Cllr Morse acknowledged the City had been over-regulating bed-and-breakfasts, saying that was "unfortunate" but he was glad to see the issue addressed.

Compliance and fines

Cllr Shauna Morgan supported the regulations, saying the proposals "adequately captured" what council had initially intended in calling for regulation of short-term rentals.

"We need to keep in mind the things we realistically can control, and should control, and what is really within our sphere," Morgan said. "And what are the best, and most effective, systems of enforcement and quality control? Sometimes, that's not us."

Mayor Rebecca Alty took issue with the requirement that people in their own home get a development permit for their short-term rental, while people not living in a home need not acquire a permit.

Konge agreed. "In the current wording, it's easier to buy a house and short-term rent it if you don't live there," he said, describing his concern for the consequent impact on a neighbourhood.

Alty asked if permits could be required across the board to provide a simpler approach. City staff said the need for permits is wrapped up in a number of bylaws which govern when such permits are required, and work would be needed to assess the impact. Councillors decided not to ask for that work to take place, fearing a delay to the eventual rollout.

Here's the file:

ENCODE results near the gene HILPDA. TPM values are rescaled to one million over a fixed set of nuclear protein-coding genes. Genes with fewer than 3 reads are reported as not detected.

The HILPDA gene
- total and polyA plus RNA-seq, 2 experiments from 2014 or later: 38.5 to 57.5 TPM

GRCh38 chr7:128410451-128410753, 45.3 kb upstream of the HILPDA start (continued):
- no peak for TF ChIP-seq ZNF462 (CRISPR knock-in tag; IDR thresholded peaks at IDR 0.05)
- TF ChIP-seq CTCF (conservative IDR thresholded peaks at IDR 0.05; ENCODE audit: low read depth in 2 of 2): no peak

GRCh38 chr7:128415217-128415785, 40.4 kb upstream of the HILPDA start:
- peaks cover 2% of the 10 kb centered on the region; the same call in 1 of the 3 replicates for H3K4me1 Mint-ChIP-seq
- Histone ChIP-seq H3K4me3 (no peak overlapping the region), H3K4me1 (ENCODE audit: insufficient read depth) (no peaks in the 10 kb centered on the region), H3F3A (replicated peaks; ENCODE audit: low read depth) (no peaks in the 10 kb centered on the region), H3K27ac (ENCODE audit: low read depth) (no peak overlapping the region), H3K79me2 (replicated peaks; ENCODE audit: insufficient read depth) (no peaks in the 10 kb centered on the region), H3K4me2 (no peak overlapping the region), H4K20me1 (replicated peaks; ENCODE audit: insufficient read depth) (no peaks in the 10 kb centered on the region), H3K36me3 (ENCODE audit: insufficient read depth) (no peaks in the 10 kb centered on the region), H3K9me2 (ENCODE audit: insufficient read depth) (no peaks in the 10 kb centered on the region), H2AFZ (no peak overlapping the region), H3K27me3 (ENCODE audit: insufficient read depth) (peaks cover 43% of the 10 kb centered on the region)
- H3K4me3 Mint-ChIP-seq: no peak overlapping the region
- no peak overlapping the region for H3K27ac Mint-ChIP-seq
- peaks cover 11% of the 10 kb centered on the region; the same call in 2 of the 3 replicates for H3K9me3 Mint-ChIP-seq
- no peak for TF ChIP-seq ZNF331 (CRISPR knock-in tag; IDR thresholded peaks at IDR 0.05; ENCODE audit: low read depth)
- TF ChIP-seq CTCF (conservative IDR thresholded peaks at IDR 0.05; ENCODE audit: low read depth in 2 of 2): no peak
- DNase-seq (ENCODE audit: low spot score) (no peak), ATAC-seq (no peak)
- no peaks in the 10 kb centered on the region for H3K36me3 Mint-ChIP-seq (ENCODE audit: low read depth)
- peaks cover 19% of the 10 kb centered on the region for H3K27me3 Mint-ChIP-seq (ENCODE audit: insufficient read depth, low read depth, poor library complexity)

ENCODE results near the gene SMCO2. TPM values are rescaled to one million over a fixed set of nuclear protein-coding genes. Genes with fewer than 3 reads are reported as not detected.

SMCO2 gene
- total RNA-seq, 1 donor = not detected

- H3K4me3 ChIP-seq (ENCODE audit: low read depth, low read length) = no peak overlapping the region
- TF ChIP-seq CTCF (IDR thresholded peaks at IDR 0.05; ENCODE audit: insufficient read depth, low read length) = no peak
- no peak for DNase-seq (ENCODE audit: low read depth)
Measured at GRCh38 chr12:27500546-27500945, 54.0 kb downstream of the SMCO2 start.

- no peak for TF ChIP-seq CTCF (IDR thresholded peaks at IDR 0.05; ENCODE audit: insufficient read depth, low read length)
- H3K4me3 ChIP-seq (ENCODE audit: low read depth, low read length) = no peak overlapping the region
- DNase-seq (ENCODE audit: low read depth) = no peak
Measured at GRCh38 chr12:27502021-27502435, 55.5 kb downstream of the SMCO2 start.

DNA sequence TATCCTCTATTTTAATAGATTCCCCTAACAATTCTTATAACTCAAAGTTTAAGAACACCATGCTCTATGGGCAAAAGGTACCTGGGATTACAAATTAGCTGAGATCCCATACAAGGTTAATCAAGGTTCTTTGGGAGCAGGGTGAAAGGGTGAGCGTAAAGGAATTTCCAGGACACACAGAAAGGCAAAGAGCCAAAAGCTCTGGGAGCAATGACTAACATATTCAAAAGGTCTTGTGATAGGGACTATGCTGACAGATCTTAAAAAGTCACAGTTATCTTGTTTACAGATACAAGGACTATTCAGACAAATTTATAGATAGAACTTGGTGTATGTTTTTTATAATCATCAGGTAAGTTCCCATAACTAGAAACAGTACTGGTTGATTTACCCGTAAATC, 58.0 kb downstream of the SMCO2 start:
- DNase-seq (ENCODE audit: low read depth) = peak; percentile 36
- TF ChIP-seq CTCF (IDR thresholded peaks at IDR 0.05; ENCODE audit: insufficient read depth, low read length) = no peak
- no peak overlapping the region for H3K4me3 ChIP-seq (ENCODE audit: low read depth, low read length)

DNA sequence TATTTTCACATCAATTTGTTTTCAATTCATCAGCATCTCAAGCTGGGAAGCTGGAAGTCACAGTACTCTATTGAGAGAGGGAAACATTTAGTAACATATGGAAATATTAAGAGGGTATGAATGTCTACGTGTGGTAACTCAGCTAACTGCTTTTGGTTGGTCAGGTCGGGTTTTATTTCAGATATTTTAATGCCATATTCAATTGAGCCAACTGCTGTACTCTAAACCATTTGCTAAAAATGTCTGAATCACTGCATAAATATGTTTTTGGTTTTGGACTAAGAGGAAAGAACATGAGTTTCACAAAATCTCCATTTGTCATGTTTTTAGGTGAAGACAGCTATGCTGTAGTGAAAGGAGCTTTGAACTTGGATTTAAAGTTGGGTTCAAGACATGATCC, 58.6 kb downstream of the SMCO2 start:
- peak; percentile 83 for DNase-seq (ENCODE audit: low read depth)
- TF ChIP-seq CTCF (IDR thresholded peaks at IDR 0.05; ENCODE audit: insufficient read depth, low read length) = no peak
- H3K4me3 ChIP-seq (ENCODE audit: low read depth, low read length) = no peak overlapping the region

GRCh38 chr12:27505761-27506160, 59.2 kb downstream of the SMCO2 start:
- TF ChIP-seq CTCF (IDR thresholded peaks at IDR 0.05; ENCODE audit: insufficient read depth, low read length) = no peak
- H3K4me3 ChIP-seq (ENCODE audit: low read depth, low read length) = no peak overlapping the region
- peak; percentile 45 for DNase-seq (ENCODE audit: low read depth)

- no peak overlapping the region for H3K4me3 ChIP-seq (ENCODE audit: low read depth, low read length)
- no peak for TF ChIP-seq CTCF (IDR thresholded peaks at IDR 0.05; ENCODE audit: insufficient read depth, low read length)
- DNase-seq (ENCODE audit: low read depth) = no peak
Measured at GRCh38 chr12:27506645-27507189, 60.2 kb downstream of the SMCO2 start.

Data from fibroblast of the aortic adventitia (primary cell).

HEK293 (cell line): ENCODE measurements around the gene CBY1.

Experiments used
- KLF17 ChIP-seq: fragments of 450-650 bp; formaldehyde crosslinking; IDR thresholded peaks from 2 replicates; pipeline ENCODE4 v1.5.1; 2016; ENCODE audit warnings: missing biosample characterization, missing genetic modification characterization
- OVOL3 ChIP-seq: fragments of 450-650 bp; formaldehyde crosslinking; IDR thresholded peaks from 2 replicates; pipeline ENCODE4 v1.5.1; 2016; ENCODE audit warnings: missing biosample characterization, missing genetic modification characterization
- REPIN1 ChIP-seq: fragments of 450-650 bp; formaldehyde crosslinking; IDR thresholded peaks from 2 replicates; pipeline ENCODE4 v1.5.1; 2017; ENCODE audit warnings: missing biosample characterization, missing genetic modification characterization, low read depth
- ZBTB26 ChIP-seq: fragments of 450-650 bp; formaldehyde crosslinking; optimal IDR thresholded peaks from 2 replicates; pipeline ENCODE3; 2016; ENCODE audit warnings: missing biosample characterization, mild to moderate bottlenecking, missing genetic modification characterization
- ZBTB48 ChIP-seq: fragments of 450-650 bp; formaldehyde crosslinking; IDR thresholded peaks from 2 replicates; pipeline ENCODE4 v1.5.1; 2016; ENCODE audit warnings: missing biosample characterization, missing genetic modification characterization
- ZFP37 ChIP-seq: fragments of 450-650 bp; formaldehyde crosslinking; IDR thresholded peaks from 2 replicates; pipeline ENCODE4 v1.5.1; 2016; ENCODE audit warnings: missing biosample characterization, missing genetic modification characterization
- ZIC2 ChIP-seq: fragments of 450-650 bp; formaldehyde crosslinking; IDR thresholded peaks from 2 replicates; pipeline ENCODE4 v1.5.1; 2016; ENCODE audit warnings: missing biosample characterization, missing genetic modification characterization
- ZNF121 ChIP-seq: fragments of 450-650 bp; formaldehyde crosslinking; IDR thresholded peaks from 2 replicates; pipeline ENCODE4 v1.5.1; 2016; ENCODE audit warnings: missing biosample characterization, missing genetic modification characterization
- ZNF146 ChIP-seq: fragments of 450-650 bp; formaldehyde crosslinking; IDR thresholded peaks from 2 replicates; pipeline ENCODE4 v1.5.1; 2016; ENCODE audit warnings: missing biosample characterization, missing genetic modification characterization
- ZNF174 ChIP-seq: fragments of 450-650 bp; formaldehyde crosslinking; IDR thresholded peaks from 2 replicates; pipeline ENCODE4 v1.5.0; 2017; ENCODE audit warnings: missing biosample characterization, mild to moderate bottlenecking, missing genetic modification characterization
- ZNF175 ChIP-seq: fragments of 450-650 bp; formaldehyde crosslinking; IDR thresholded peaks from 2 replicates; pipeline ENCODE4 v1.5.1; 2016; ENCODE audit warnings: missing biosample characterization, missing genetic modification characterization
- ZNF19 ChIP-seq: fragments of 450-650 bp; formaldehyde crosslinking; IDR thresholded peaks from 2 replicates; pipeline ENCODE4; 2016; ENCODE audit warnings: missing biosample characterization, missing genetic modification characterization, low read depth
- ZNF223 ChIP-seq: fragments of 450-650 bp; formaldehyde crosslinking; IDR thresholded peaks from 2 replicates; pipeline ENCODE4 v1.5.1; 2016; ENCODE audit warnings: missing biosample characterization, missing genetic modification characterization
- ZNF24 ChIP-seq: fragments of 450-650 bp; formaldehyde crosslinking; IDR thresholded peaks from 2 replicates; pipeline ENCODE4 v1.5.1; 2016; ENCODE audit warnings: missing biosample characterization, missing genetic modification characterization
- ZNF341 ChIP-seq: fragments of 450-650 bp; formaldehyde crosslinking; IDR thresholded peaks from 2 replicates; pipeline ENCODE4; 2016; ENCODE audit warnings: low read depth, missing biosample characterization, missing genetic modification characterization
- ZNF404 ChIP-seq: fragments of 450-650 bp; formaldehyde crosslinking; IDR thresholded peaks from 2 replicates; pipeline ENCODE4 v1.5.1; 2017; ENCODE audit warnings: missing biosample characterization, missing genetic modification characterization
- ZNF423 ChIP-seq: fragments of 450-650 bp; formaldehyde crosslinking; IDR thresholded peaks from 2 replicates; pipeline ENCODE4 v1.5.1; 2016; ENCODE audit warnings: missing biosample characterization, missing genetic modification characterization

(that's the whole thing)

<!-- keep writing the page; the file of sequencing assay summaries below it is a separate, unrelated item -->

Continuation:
The proposals will now go forward to a future full council meeting for further consideration and approval. If the regulations pass, anyone operating a short-term rental will require a business licence.

Research and consultation about the regulations have been ongoing over the past year. The City recently identified more than 200 separate Airbnb listings within the municipality, alongside more on sites like Homeaway, Flip Key, and Craigslist. By comparison, there are 27 licensed bed-and-breakfasts.

Under the proposed regulations, people who have not yet rented their space will be required to get a business licence before advertising it. Those who already operate short-term rentals will have until May 31, 2020 to get a business licence.

As of June 1, 2020, any rentals without a posted business licence could be fined up to $1,000 per day. While fines and legal action are possible, City administrators expect to reach most operators through "voluntary compliance, education, and awareness" without things escalating to that point.